Mansion House, London


The winning team will carry out a condition survey and feasibility study looking into options for a major overhaul of the landmark George Dance-designed 1740s structure which is the official residence of the Lord Mayor of London and last saw significant upgrades in the 1990s.

The study will focus on Mansion House’s fabric and mechanical and electrical services and will result in a high-level overview and schedule of repairs that will be used to shape a programme of restoration works brining the complex up ‘to a suitable condition to continue serving its purpose.’

According to the brief: ‘A major refurbishment of the Mansion House was undertaken in 1991-93. This included a complete shut-down of the House for 12 months to complete major structural and invasive works.

‘Since then works have been mainly carried out during the summer shutdown in August under the Cyclical Works Programme (CWP). This has limited the amount and type of work possible and created a backlog. Some major works have been identified as urgent and the possibility of again closing the House for a 12-month Capital Project is being discussed.

‘The Condition Report and Schedule of Repairs will inform the scope and programme necessary to address the backlog of works and return the building to a suitable condition to continue serving its purpose.’

Located at Bank interchange, Mansion House is a large civic and residential complex used to house the leader of the City of London Corporation. The building is located a short distance from OMA’s 2012 Stirling Prize-shortlisted Rothschild Bank headquarters.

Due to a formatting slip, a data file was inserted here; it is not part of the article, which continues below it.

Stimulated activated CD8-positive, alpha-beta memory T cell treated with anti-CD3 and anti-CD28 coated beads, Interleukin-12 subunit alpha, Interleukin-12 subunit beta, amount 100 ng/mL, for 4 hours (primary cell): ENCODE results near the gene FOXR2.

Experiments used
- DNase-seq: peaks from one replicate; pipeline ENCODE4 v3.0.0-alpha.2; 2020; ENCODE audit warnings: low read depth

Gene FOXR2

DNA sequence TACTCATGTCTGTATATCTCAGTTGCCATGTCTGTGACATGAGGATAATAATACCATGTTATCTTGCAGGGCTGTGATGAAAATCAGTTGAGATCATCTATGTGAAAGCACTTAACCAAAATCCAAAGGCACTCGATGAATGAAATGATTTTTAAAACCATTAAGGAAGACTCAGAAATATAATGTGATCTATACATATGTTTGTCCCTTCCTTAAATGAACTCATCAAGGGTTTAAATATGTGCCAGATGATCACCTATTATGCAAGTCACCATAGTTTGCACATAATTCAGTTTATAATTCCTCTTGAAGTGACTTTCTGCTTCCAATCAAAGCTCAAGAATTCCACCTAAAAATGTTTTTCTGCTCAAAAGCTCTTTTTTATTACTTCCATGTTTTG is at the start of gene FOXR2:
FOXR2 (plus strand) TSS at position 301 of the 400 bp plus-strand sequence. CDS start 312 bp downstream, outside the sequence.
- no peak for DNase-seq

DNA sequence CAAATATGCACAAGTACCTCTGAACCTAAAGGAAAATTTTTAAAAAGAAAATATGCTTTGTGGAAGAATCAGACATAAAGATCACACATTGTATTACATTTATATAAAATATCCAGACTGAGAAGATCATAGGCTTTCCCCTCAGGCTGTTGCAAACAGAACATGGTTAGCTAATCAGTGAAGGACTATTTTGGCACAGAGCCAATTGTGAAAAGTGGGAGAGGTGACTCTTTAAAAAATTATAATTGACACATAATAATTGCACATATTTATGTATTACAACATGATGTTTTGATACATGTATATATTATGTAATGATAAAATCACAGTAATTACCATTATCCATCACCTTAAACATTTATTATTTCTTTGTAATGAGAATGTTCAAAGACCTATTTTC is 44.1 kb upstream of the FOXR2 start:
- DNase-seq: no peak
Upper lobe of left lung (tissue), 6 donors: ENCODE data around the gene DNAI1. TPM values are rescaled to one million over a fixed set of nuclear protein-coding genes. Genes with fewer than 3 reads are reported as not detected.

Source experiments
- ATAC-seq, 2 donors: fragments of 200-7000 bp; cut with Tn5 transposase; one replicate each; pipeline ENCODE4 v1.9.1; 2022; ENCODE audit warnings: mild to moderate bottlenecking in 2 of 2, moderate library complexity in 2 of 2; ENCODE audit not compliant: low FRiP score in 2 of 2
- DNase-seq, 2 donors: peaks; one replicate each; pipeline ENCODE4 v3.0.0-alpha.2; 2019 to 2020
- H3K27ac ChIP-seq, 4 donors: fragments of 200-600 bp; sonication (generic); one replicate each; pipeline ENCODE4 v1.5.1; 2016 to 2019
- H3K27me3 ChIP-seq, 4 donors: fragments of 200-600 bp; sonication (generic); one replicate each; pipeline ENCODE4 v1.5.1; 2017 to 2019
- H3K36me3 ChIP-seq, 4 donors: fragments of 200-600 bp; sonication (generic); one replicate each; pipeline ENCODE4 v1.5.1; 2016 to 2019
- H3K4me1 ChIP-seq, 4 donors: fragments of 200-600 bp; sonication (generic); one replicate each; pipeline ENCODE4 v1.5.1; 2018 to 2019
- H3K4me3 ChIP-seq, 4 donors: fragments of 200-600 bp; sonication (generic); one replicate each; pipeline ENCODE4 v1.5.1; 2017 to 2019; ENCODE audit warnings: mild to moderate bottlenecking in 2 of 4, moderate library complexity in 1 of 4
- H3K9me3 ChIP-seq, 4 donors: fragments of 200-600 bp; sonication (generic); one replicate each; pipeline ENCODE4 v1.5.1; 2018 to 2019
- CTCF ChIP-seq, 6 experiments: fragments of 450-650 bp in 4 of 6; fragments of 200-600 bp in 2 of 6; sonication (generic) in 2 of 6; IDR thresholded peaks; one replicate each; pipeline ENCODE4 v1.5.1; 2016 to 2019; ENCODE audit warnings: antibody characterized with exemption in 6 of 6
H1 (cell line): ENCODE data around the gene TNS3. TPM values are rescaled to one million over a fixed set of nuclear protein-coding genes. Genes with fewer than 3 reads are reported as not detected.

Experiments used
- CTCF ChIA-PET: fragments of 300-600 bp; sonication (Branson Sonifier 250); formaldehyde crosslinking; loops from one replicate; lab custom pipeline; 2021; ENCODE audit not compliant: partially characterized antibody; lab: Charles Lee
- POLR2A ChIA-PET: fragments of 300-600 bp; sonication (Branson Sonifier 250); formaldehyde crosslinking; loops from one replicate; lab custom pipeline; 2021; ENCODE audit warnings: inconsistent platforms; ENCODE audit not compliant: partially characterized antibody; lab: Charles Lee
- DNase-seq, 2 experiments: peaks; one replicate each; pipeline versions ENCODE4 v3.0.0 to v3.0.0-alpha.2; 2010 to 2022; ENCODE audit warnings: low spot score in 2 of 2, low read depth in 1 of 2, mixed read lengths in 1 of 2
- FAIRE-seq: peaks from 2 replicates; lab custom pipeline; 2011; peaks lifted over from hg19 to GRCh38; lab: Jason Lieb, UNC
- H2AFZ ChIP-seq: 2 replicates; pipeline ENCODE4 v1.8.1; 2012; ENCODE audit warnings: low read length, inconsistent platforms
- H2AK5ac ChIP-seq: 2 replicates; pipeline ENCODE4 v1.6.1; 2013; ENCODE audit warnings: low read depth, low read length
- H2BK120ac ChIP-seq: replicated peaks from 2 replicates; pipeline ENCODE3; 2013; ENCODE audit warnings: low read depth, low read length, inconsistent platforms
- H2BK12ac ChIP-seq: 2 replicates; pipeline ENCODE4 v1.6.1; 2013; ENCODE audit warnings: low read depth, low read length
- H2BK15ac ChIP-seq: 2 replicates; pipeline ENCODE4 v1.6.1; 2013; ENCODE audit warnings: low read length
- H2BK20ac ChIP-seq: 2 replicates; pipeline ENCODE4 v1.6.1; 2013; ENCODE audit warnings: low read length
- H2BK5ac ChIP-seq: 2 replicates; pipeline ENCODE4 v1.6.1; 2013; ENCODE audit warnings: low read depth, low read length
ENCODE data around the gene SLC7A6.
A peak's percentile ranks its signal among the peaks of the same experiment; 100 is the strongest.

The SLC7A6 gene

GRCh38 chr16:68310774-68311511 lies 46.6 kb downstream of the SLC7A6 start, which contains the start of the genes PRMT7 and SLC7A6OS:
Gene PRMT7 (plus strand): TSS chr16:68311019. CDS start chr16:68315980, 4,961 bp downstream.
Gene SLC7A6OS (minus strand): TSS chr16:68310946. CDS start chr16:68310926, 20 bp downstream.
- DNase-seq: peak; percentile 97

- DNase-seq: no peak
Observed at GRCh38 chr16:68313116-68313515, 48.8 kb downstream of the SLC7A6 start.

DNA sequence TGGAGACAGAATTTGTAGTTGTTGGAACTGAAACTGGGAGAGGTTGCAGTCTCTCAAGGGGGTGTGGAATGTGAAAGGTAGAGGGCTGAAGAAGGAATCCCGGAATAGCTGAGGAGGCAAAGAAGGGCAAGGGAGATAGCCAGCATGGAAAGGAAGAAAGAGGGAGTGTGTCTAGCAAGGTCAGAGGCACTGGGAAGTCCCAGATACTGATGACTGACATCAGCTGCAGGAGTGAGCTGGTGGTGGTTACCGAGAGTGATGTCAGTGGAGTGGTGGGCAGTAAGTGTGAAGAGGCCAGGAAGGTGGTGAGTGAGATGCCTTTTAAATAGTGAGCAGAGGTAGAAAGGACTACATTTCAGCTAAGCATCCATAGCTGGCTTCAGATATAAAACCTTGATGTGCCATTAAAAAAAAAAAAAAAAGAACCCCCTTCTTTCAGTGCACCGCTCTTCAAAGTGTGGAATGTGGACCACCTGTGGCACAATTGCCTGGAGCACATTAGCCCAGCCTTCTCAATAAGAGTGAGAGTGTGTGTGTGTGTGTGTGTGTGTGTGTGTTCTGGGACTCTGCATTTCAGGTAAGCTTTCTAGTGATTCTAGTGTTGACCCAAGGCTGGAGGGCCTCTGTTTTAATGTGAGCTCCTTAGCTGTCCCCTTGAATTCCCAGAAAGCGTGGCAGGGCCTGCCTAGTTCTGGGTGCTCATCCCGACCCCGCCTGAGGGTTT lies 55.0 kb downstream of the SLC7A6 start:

The search for a consultant team comes three months after the London Festival of Architecture (LFA) announced a competition – backed by the City of London Business Improvement Districts – for a series of ‘playful’ public realm installations within the Square Mile.

In 2021, the LFA held a contest for the City of London, won by Unknown Works, to rethink the traditional police box – the inspiration for Doctor Who’s Tardis. A scheme by Re-Fabricate and The DisOrdinary Architecture Project won an LFA for a series of co-designed public realm installations in Smithfield and east London in 2022.

Major developments within the Square Mile include the City of London Corporation’s Culture Mile initiative, intended to transform the north-west corner of the Square Mile between Moorgate and Farringdon into a cultural hub over the next 10 to 15 years.

The district will include three major building projects: the transformation of Beech Street; the new Museum of London designed by Stanton Williams and Asif Khan; and a competition-winning renewal of the Barbican Centre by Allies and Morrison and Asif Khan Studio.

Other planned developments include Studio Egret West and HawkinsBrown competition-winning regeneration of the Grade II*-listed Smithfield market and Architecture00 + Studio Weave won contest-winning Finsbury Circus Gardens and Pavilion.

Bids to deliver the contract will be evaluated 50 per cent on quality, 15 per cent on responsible procurement and 35 per cent on cost. Applicants must hold employer’s liability insurance of £5 million, public liability insurance of £5 million and professional indemnity insurance of £5 million.



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